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5 Tips for Thinking Like an Interior Designer When Choosing Your Wedding-Day Color Palette

Los Angeles designer Kelly Wearstler is known for putting a vibrant, eye-popping spin on everything from hotel lobbies to home goods. Inject some of her eclectic style into your celebration with these ideas for sprucing up a space.

Contributing Writer
Photography by: © Mark Edward Harris 2013
Interior designer Kelly Wearstler

Let Your Venue Inform Your Décor—Whether You Complement or Contrast it

While it’s important to be mindful of the surroundings, you don’t have to go full-on mod just because you’re getting married at a contemporary art gallery. When you mix the unexpected, it can be cool—think rustic with refined, or pairing something vintage with something new.


Pick Your Statement Piece

If there’s something at your venue that lends itself to being a focal point, play it up! When I designed my home in Malibu, for example, I wanted the main color in the space to come from the ocean—a beautiful view is really the heart of the house. I chose neutrals and rich natural materials, like marble and wood, which don’t detract from it.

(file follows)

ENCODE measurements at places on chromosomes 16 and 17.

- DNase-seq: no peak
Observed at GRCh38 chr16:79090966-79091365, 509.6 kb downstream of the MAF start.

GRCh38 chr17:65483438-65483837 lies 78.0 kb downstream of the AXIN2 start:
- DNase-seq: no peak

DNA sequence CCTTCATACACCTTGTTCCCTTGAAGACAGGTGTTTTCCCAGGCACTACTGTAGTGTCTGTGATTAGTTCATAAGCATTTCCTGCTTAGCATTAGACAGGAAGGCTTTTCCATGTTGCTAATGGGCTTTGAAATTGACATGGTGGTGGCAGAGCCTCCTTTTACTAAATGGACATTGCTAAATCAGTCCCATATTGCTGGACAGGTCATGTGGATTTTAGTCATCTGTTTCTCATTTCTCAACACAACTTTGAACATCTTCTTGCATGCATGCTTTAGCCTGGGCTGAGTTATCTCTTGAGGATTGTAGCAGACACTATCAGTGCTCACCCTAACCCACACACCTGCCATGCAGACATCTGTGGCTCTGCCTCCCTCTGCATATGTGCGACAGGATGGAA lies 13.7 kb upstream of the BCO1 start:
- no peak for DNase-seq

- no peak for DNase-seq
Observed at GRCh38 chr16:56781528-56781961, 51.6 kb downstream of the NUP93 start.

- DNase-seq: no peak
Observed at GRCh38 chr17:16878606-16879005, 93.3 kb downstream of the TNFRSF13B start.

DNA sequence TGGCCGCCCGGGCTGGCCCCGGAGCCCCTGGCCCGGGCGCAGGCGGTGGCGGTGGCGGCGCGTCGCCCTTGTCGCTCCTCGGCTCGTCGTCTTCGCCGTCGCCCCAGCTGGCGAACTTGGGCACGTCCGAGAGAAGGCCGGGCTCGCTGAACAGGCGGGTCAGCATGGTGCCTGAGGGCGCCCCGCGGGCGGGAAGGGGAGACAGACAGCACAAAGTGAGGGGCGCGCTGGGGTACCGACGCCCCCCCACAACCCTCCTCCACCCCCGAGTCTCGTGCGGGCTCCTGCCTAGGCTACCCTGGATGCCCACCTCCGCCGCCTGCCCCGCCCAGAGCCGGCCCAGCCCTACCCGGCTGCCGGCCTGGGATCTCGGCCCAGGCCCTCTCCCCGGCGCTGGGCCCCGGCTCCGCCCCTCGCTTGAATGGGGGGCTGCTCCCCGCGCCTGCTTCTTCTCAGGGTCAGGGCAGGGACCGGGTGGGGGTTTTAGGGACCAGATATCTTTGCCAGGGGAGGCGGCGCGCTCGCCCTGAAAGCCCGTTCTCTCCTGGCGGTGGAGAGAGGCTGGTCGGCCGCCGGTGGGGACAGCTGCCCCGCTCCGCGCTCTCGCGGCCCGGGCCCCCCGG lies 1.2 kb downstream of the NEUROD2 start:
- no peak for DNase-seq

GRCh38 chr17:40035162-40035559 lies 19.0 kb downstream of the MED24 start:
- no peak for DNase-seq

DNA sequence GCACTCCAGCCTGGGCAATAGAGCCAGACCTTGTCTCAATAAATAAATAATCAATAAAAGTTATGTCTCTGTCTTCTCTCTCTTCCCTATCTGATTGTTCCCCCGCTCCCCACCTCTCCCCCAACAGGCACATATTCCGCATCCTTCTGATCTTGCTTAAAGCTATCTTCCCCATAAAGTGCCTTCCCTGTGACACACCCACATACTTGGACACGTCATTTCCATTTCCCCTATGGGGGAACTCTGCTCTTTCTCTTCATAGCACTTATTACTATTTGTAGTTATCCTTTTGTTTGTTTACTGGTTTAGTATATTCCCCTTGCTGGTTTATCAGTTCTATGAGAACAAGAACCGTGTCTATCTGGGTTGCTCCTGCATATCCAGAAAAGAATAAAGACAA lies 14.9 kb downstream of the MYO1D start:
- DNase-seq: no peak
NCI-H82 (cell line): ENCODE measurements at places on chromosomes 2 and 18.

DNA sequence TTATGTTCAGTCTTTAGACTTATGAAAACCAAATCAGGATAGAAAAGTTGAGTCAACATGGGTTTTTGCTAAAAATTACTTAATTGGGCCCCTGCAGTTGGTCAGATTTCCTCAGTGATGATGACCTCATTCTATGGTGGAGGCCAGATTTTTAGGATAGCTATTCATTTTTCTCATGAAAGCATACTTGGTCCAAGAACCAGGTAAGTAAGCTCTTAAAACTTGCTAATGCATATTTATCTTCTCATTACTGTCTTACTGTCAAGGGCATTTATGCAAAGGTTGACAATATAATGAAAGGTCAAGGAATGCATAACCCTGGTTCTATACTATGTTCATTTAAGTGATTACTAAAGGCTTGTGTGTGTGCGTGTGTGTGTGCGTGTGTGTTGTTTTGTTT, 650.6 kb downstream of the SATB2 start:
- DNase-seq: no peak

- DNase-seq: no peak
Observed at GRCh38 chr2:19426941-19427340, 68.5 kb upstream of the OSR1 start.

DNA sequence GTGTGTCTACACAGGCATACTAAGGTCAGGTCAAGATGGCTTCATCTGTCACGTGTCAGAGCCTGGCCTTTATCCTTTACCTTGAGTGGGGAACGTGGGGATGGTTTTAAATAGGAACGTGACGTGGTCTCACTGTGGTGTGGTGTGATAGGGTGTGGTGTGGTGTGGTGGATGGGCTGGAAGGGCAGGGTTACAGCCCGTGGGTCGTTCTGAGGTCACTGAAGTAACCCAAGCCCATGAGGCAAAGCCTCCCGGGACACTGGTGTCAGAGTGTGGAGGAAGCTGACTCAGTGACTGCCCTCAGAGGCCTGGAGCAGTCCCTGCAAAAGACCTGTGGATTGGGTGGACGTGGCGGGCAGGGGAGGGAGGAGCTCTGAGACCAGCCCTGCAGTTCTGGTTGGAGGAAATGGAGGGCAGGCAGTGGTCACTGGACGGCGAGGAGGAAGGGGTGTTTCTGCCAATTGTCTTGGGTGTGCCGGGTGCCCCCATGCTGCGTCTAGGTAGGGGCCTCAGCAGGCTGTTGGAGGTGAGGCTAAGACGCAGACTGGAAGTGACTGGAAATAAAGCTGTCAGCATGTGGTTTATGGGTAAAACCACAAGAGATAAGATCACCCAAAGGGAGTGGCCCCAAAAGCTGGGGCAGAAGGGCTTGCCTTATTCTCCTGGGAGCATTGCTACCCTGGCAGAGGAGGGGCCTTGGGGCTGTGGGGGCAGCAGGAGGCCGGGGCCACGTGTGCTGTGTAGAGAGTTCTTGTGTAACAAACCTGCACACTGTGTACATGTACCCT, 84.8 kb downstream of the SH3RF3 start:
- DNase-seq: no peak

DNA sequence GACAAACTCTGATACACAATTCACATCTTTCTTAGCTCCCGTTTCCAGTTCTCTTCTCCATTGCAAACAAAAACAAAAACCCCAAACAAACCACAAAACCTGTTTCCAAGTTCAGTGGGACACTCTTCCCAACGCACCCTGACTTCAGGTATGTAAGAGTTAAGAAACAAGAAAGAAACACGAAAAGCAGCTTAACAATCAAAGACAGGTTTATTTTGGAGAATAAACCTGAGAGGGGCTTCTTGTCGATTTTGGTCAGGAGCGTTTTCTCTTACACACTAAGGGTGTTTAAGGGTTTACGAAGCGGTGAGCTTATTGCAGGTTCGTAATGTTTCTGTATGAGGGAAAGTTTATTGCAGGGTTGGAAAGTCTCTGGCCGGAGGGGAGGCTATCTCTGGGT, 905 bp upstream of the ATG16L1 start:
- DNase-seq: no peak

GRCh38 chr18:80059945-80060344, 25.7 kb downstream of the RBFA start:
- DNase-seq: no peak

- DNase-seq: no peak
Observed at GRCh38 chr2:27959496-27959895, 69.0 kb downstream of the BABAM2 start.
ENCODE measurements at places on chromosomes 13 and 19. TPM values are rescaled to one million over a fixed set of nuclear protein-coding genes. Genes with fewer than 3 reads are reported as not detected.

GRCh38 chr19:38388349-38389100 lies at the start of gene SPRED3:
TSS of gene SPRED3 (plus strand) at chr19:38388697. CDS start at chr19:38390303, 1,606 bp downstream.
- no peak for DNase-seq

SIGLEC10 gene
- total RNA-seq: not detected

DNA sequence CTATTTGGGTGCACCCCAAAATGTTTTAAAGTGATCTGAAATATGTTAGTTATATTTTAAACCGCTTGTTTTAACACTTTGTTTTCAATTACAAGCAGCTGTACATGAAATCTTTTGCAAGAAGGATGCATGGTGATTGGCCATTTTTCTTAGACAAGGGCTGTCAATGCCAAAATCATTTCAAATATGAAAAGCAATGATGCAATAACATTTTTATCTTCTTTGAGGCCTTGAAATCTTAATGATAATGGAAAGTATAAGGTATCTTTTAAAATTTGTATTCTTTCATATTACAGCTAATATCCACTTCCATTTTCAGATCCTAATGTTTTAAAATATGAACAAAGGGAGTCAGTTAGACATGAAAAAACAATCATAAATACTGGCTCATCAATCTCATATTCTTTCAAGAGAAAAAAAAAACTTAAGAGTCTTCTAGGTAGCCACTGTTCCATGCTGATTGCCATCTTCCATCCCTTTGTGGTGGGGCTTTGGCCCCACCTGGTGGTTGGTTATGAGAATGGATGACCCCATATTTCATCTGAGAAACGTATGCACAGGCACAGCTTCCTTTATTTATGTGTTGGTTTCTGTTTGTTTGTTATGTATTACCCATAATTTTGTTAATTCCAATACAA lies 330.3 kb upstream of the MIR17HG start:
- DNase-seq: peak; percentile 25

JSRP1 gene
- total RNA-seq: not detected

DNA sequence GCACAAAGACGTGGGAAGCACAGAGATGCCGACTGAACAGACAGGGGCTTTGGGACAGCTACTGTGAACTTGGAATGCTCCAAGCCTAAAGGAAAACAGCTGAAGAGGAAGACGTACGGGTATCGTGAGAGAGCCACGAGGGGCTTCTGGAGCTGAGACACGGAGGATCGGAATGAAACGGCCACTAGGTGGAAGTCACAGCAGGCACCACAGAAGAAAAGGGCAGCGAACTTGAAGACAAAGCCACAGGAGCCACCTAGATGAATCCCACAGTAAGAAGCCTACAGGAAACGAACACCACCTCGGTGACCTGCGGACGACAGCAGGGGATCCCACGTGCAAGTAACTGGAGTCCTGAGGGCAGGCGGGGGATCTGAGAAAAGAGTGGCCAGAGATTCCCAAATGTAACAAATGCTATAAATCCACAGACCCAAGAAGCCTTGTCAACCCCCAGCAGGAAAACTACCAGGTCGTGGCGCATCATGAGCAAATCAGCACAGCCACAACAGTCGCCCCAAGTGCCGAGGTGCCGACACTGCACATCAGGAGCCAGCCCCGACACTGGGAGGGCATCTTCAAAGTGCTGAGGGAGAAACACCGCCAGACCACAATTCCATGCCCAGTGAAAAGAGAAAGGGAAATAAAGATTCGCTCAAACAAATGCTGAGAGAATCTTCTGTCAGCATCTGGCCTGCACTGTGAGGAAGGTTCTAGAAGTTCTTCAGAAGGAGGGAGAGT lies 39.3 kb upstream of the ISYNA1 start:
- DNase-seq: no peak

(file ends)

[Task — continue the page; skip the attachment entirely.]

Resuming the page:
Photography by: G CRAWFORD
Kelly Wearstler’s "vibe tray," a collection of objects that helps her to see what works together.

Look for Inspiration in Unlikely Places

Like a lot of visual people, I could spend hours on Pinterest. But I also create physical mood boards or vibe trays—collections of objects that inspire me. They’re an incredible resource for trying ideas, seeing what works together, and cultivating the look and feel of an event.


I also collect antique books—I have more than 2,000 in my library. Paging through old books on style and parties always leads me to concepts.


Add an Unexpected Color 

People always talk about how I use vivid colors in my designs, but I’m also a devotee of black and white. It’s such a versatile pairing, especially when you bring in another shade. Mixing black and white with periwinkle is an excellent choice for a bold, chic party, whereas combining it with a sandy color makes for a classic, elegant affair.


Or Stick With One Shade

It might sound boring at first, but using a single color in different gradations is a really sleek way to bring dimension to spaces. Pantone’s 2014 color of the year, for example, was radiant orchid, an intense purple shade, and I think pairing it with a lighter plum would be the way to go. If you want to punch up a monochromatic palette, throw in some metallic accents: Gold, silver, and bronze work with any color scheme and add a little glamour—never a bad thing!